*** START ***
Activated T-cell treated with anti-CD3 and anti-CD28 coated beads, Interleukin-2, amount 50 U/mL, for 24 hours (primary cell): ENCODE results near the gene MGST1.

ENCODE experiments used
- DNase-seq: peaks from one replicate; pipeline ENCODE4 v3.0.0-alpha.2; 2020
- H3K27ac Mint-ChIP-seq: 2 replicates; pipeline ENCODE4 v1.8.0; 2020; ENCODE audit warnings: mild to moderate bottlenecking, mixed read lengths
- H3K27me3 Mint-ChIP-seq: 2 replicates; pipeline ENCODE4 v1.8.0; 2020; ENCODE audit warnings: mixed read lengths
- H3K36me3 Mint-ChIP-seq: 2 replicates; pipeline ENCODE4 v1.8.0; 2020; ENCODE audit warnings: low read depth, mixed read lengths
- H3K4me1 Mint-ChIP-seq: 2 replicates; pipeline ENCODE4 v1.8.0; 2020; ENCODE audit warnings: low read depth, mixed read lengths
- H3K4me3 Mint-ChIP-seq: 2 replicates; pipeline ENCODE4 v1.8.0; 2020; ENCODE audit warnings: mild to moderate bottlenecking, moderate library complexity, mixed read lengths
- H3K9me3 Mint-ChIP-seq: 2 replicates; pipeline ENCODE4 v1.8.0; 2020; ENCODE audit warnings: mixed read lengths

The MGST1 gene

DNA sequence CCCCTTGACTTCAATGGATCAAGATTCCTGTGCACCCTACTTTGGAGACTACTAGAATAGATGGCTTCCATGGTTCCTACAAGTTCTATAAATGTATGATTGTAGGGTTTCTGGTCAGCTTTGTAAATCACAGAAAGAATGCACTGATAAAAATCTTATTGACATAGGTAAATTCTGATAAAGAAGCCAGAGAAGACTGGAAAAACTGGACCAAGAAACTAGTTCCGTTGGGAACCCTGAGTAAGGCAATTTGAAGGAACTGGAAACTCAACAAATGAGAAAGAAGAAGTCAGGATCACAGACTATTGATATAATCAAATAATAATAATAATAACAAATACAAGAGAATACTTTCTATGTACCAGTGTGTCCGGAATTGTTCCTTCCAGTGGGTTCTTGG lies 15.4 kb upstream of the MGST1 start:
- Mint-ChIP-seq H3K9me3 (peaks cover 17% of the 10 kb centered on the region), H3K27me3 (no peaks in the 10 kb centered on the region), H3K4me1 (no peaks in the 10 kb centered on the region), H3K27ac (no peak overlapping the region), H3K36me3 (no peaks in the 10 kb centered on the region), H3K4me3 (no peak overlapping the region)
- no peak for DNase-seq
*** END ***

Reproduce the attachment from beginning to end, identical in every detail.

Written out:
Activated T-cell treated with anti-CD3 and anti-CD28 coated beads, Interleukin-2, amount 50 U/mL, for 24 hours (primary cell): ENCODE results near the gene MGST1.

ENCODE experiments used
- DNase-seq: peaks from one replicate; pipeline ENCODE4 v3.0.0-alpha.2; 2020
- H3K27ac Mint-ChIP-seq: 2 replicates; pipeline ENCODE4 v1.8.0; 2020; ENCODE audit warnings: mild to moderate bottlenecking, mixed read lengths
- H3K27me3 Mint-ChIP-seq: 2 replicates; pipeline ENCODE4 v1.8.0; 2020; ENCODE audit warnings: mixed read lengths
- H3K36me3 Mint-ChIP-seq: 2 replicates; pipeline ENCODE4 v1.8.0; 2020; ENCODE audit warnings: low read depth, mixed read lengths
- H3K4me1 Mint-ChIP-seq: 2 replicates; pipeline ENCODE4 v1.8.0; 2020; ENCODE audit warnings: low read depth, mixed read lengths
- H3K4me3 Mint-ChIP-seq: 2 replicates; pipeline ENCODE4 v1.8.0; 2020; ENCODE audit warnings: mild to moderate bottlenecking, moderate library complexity, mixed read lengths
- H3K9me3 Mint-ChIP-seq: 2 replicates; pipeline ENCODE4 v1.8.0; 2020; ENCODE audit warnings: mixed read lengths

The MGST1 gene

DNA sequence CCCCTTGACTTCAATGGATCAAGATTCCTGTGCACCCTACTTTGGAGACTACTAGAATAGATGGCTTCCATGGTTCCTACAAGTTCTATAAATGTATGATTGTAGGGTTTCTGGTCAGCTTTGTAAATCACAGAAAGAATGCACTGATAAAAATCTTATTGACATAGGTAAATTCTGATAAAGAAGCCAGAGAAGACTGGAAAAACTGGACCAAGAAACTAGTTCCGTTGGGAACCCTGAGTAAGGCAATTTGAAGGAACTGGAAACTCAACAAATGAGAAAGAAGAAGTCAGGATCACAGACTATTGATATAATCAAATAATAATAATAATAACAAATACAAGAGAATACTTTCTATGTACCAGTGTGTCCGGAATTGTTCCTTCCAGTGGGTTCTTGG lies 15.4 kb upstream of the MGST1 start:
- Mint-ChIP-seq H3K9me3 (peaks cover 17% of the 10 kb centered on the region), H3K27me3 (no peaks in the 10 kb centered on the region), H3K4me1 (no peaks in the 10 kb centered on the region), H3K27ac (no peak overlapping the region), H3K36me3 (no peaks in the 10 kb centered on the region), H3K4me3 (no peak overlapping the region)
- no peak for DNase-seq